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Re: dissipating all energy in a packing


Hi, Bruno:

This is a post that I have sent to Vaclav already,

1. Actually, the non-viscous damping (or say local damping in PFC's manual) is not a proper energy dissipation method for some problems, which will create unrealistic results, since the model its self is not very realistic under some conditions, think about a rock free fall, use damping coefficient alpha=XXX, I think it unreasonable for reducing its kinetic energy YYY while it is flying in the air since the resistance is not so 
great, in some problem (for example, fluid) you should set the XXX to zero and use viscous damping instead to produce meaningful results.

2. I doubt whether it is good to use kinetic energy to evaluate the degree that the system comes to equilibrium, since for a mass-spring system, when the kinetic energy is zero, the potential energy is the maximum, if you want to use some criterion to stop the simulation, you cannot use the kinetic energy alone to judge.

I am trying to post viscous damping that I am using and shown some verification in one of our publications (1D DEM paper in the publications page), after I discuss with my advisor I would like to release the viscous damping code to SVN, but I don't know if it will reduce the energy from 1e-3 to 1e-9 and then  to any further in your problem.


-----Original Message-----
From: yade-users-bounces+fchen3=utk.edu@xxxxxxxxxxxxxxxxxxx on behalf of Bruno Chareyre
Sent: Tue 12/23/2008 1:19 PM
To: yade-users@xxxxxxxxxxxxxxxxxxx
Subject: Re: [Yade-users] dissipating all energy in a packing
> 2. I could try to make cundall's damping to always diminish the force
> iff the coefficient is <0 (.e.g damping==-.3 would mean to always reduce
> the force to ×.7), what do you think?
This is a very interesting problem, but honestly I thought to this hard 
(and I tried many different dampings on 1D oscillators) and couldn't 
find any good idea. I always end with the basic Cundall's damping being 
the most efficient and versatile damping.
I'm still open to suggestions though.

Note that these 2-steps oscillations are sensitive to the time 
increment, so it is just one more aspect of numerical instability with 
inapropriate timesteps (and in fact, I think Cundall's damping is so 
that if the undamped scheme is stable, the damped scheme will be stable 
too, I have no instant-proof of that though). The only question is : can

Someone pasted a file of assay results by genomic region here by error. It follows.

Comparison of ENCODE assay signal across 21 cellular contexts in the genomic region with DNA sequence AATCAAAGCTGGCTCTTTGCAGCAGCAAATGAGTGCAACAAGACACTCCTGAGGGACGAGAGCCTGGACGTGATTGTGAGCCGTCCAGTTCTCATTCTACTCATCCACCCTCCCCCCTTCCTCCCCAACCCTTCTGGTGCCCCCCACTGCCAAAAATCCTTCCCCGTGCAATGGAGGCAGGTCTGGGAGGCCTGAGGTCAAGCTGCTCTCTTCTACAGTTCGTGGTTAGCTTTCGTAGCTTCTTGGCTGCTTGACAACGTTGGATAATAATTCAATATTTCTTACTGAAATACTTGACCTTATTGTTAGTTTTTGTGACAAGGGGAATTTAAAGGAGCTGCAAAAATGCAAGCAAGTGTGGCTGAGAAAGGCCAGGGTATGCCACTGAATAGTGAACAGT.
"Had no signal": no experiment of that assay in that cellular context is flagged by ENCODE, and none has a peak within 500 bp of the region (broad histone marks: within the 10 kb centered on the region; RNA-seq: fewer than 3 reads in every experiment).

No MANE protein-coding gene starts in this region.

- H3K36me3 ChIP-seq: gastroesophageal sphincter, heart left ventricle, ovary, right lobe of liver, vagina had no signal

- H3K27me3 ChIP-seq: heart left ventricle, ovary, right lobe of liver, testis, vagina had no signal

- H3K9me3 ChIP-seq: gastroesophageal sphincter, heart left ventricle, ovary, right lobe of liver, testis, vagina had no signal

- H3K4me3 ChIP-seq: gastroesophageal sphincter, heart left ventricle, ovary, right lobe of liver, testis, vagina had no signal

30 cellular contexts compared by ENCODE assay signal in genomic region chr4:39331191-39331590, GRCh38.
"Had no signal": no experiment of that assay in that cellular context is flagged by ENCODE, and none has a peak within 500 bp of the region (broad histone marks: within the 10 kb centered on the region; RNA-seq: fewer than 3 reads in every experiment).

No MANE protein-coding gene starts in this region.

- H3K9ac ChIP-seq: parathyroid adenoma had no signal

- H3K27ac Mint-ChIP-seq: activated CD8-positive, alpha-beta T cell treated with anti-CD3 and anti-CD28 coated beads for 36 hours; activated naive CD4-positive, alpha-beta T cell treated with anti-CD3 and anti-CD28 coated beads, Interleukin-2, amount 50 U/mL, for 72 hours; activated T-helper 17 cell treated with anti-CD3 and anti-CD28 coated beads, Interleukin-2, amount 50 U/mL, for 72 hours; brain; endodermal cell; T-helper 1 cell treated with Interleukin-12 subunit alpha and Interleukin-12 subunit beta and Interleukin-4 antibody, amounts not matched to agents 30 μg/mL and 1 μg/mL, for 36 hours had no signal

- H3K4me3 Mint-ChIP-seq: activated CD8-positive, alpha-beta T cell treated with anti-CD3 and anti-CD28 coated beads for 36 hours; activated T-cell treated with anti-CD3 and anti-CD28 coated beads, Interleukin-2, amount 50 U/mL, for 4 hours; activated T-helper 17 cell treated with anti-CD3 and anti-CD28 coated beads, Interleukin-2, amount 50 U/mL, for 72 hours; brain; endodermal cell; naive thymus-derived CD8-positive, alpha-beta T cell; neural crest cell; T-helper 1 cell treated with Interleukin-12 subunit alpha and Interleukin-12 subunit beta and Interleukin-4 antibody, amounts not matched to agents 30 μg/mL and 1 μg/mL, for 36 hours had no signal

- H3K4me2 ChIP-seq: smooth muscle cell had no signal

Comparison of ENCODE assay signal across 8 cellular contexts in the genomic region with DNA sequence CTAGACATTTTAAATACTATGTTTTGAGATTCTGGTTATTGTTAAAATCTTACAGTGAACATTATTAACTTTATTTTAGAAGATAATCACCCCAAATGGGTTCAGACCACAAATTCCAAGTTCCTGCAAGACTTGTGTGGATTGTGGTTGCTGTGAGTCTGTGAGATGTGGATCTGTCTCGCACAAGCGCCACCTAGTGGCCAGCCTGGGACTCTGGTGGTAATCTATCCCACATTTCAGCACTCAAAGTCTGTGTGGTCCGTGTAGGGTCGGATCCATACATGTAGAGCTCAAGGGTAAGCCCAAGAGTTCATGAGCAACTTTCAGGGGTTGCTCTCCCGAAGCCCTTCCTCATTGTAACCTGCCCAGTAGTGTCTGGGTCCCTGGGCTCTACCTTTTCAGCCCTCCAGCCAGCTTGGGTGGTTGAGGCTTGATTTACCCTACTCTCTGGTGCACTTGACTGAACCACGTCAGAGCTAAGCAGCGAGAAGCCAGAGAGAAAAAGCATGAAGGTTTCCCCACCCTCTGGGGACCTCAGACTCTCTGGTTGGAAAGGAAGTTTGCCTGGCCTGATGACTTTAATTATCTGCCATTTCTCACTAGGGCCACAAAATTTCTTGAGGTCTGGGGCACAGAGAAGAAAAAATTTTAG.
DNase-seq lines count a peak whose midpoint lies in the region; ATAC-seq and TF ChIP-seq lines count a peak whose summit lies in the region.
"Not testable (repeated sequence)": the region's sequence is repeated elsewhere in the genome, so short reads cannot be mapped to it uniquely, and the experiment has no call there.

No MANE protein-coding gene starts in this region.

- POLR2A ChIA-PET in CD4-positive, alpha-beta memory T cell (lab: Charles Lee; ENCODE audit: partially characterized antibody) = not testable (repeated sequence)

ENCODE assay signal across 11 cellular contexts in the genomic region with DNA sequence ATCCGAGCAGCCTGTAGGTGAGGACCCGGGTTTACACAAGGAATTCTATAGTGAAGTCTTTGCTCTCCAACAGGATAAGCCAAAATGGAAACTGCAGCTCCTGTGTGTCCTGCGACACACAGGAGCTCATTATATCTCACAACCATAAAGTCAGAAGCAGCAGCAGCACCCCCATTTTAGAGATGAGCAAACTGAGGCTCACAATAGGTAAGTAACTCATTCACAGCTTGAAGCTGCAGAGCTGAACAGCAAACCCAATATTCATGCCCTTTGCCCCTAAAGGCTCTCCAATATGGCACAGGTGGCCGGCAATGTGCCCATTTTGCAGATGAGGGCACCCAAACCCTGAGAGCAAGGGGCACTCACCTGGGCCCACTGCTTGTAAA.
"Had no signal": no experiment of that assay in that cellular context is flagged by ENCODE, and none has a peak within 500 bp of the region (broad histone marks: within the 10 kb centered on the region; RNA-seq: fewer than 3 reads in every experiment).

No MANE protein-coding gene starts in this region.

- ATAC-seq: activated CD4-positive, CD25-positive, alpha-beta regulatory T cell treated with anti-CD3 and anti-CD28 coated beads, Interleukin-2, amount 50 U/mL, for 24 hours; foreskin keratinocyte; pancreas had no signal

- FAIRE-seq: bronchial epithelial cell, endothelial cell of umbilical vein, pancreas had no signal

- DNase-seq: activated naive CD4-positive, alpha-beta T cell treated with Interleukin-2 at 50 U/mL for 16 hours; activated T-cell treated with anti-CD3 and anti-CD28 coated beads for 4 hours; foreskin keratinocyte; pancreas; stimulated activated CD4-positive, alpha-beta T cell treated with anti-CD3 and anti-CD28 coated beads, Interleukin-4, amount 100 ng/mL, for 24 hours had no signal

damping revert the velocity to a greater opposite value in one (or even 
two) step? In principle it can not.

If I understand the idea above correctly, you would multiply all forces 
by 0.7 whatever the direction relative to velocity?
Well, in one sense, it would just mean a change in timescale (slowing 
down all motions by a factor of 0.7...).
The problem is it would damp no energy at all.
In terms of stability, it would have exactly the same effect as 
decreasing the time increment.

What value are you using for damping?
In order to decrease kinetic energy even more (you need to normalise 
kinetic energy with elastic energy btw, or you can't tell if the value 
is "high" or "small", why do you say it's not small enough?), I would 
set it to something around 0.1, and I would try reducing the timestep by 
a factor of ~0.8.

It is useless to increase the damping to higher values in most cases. 
The PFC default : 0.7, is some of the worst idea they had if you ask me.

Higher (than the optimal value) damping means slower convergence to 
equilibrium when "convergence" implies some rearangements in the packing 
(instead of just damped oscillations in a completely elastic problem). 
When you are close to equilibrium, you always have this last grain that 
will move a little, then trigger a local instability that will spread to 
all the sample, which leads to small changes in each particle's 
equilibrium state. This is the sort of events that can be a lot slower 
with a large damping.


> Regards, Vaclav
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Chareyre Bruno
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